2011: The Year In Spielberg

24 01 2012

By all accounts, Steven Spielberg hasn’t had a lean year since the early 1970’s. Dude’s got no problems getting work – but even by the standards of an average Spielberg year in which the man’s got multiple pots on the stove, 2011 was a prolific one. By my count, Spielberg’s name was on six major motion pictures: WAR HORSE, THE ADVENTURES OF TINTIN, SUPER 8, REAL STEEL, COWBOYS & ALIENS, and TRANSFORMERS: DARK OF THE MOON.

Granted, for the last three of these, Spielly wore the ‘executive producer’ hat,  so while the quality isn’t necessarily reflective of his skills, these are at least in name Spielberg movies. All six of them. And what do the six say about the Spielberg State of the Union? Well, I’ve finally seen them all – and here’s The Official Steven Spielblog Steven Spielberg Report.

All right, I haven't seen REAL STEEL. 5 out of 6 ain't bad!

The least of the lot, it’s painfully obvious to anyone who sat through it, is TRANSFORMERS, the unholy third entry in the Michael Bay franchise. The only interesting thing about the TRANSFORMERS films is how they’ve effectively flopped the way in which films are rolled out in relation to their merchandising. Spielberg and George Lucas certainly revolutionized movie merch with the myriad toys that have resulted from their biggest blockbusters – but with TRANSFORMERS’ success under the Dreamworks brand, we now have the cart in front of the horse. The newest one-sheet poster for Universal Pictures’ upcoming Transformers cash-in BATTLESHIP actually bears above-the-title line From Hasbro, the company that brought you Transformers.” You know, as if Hasbro were a movie company, and not a toy company. Now, the movie itself is effectively a toy, and is marketed as one.

It's just like DEADWOOD, but with aliens instead of all that interesting shit.

Less criminal than TRANSFORMERS – marginally – is COWBOYS & ALIENS, one of 2011’s biggest commercial failures. It’s another ‘cart before the horse’ scenario, this time with the cart being that goofy title – which was clearly the reason this film was ever made. Of all the latter day Spielberg fingerprints showing up here, the most disturbing are its very boring aliens, which reminded me of a cross between the personality-devoid tripods in WAR OF THE WORLDS, and the dull extraterrestrials that were apparently meant to astonish (and not enrage) us at the end of INDIANA JONES AND THE KINGDOM OF I AM LITERALLY CRYING AS I’M WRITING THIS TITLE.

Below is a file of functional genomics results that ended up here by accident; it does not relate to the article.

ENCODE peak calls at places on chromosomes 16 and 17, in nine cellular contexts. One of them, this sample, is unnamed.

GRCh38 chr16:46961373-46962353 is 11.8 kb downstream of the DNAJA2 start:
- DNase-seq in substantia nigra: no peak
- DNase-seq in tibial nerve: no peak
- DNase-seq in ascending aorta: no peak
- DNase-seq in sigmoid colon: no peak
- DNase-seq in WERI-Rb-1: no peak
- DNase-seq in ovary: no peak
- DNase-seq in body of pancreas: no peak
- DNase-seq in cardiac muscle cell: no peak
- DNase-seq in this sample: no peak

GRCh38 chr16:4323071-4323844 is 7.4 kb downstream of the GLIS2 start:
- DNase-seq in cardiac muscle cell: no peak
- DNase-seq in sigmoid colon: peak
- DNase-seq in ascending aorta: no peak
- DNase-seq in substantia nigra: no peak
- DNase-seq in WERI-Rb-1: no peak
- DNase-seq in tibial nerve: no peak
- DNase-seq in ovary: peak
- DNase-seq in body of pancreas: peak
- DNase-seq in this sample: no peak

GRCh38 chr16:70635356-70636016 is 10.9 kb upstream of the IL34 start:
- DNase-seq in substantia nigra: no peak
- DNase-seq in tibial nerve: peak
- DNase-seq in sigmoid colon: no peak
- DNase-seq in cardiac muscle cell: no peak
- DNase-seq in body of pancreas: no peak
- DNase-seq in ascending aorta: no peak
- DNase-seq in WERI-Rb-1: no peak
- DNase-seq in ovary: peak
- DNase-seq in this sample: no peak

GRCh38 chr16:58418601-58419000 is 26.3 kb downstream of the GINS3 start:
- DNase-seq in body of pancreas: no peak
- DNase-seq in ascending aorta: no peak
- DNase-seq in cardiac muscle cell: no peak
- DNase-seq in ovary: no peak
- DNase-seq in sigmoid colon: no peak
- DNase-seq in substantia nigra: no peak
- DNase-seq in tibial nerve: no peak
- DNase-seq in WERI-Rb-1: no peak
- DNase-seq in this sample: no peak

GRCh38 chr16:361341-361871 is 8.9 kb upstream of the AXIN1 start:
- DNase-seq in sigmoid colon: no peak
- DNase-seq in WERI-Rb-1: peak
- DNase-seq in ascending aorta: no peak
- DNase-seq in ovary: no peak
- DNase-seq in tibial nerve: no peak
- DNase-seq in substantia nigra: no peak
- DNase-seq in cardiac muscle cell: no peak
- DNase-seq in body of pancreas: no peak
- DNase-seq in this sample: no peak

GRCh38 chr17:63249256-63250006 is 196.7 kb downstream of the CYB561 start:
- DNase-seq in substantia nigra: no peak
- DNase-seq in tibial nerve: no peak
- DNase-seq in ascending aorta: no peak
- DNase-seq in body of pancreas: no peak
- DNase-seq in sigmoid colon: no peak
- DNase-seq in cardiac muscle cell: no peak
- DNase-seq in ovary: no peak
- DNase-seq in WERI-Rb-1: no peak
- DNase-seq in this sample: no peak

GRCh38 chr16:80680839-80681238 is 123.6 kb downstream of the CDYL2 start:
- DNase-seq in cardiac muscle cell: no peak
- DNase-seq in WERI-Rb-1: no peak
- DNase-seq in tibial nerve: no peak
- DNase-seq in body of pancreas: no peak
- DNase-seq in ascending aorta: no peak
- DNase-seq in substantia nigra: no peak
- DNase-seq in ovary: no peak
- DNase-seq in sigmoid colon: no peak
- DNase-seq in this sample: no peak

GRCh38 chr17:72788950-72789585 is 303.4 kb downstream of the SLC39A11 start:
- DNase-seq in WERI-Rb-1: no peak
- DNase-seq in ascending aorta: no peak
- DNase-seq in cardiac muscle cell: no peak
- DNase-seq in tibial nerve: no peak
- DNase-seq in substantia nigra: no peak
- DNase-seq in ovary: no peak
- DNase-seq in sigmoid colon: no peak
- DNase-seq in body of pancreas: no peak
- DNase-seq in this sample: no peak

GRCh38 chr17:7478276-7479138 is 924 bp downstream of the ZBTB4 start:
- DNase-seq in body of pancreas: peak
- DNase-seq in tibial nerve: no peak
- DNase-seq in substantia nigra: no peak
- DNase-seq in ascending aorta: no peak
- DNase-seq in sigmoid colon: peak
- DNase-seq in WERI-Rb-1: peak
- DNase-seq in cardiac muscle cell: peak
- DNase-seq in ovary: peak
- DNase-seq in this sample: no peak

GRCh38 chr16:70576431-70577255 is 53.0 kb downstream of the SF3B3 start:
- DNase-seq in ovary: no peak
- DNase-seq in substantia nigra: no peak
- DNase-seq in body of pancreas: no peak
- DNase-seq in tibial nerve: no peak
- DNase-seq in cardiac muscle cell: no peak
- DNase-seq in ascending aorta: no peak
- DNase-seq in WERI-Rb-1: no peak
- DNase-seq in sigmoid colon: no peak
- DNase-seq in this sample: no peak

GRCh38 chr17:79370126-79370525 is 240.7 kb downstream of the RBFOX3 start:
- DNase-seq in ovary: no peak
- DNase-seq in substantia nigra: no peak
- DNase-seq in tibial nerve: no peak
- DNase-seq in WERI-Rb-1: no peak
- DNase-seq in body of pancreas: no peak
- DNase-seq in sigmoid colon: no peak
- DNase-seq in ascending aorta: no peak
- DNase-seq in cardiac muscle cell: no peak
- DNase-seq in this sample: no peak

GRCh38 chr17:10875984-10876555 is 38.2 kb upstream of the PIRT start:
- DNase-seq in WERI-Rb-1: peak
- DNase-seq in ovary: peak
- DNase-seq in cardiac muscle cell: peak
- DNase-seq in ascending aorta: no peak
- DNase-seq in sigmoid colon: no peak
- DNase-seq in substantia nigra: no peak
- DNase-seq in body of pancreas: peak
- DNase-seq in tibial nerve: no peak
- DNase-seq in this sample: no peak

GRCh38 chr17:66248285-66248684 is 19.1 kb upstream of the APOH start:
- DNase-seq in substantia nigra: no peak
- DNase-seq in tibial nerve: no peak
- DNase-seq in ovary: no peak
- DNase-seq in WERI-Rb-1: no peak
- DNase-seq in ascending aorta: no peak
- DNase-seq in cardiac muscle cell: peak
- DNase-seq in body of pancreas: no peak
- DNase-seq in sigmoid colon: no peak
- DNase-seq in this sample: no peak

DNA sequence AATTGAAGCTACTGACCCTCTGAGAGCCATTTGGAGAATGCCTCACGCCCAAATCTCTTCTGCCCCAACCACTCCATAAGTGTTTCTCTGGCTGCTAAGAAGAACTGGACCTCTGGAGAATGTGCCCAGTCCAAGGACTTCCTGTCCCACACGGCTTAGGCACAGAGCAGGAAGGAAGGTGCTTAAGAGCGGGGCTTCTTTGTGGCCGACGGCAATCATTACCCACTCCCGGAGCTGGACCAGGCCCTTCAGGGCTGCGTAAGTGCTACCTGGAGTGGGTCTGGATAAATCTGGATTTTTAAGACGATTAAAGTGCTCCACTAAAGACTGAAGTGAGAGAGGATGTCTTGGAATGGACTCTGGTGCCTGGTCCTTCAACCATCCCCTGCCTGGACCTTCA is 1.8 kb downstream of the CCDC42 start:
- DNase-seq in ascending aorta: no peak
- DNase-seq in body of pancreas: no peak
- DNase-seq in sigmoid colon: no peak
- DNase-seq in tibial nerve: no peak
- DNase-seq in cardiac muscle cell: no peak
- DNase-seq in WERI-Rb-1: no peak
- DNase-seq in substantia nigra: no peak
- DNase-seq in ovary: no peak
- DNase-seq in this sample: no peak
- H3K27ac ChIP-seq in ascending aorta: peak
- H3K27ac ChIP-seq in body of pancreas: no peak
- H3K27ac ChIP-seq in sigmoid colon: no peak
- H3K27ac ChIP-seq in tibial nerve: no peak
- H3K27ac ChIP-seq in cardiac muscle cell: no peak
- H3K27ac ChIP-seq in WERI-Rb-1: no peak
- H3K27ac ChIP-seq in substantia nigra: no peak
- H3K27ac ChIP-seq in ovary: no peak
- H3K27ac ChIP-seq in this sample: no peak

Spielberg’s certainly given us his share of classic aliens over the years. But recently, his aliens have become increasingly homogenous, and COWBOYS & ALIENS feels like a continuation of that, if not at Spielberg’s explicit instruction, then in the spirit of CRYSTAL SKULL. As has been noted recently, you can sort of gauge Spielberg’s outlook on society at any given moment by his aliens. And if that’s true, then it strangely doesn’t appear that the man has much on his mind. What sets the nondescript aliens of COWBOYS apart? Only their surroundings. And who hasn’t seen a Western before?

Don't look directly into the nostalgia!

Into that ‘boring alien’ file drops SUPER 8, on which Spielly isn’t an executive producer but a full producer. SUPER 8 is a Frankenstein monster of early Amblin product; director J.J. Abrams (who by his own admission owes Spielberg his career,) leaves no trope unturned – and yet what Spielberg was able to do effortlessly in his early heyday, weaving emotion into breathless suspense set-pieces, is done here with an overt, clinical precision. Abrams’ effort is exactly the point of the thing. And as in COWBOYS & ALIENS, if you remove the specific nostalgic context from the story, you’re left with just another alien. I think this one was a bluish color…? Maybe green-gray…?

If all this sounds dangerously close to Spiel-bashing, don’t take it that way. I’m a fan, duh, and I’m just as aware as anyone that the cinematic development process is one of infinite voices, infinite opinions, checks and balances, and to pin the quality of any of those three films on Spielberg himself would be totally naive. As for what Steven Spielberg actually directed himself in 2011, well, you’ve got two very different films – different from each other, different from what he’s done before – and that speaks well of the man. When it comes to his most personal output, he continues to push himself.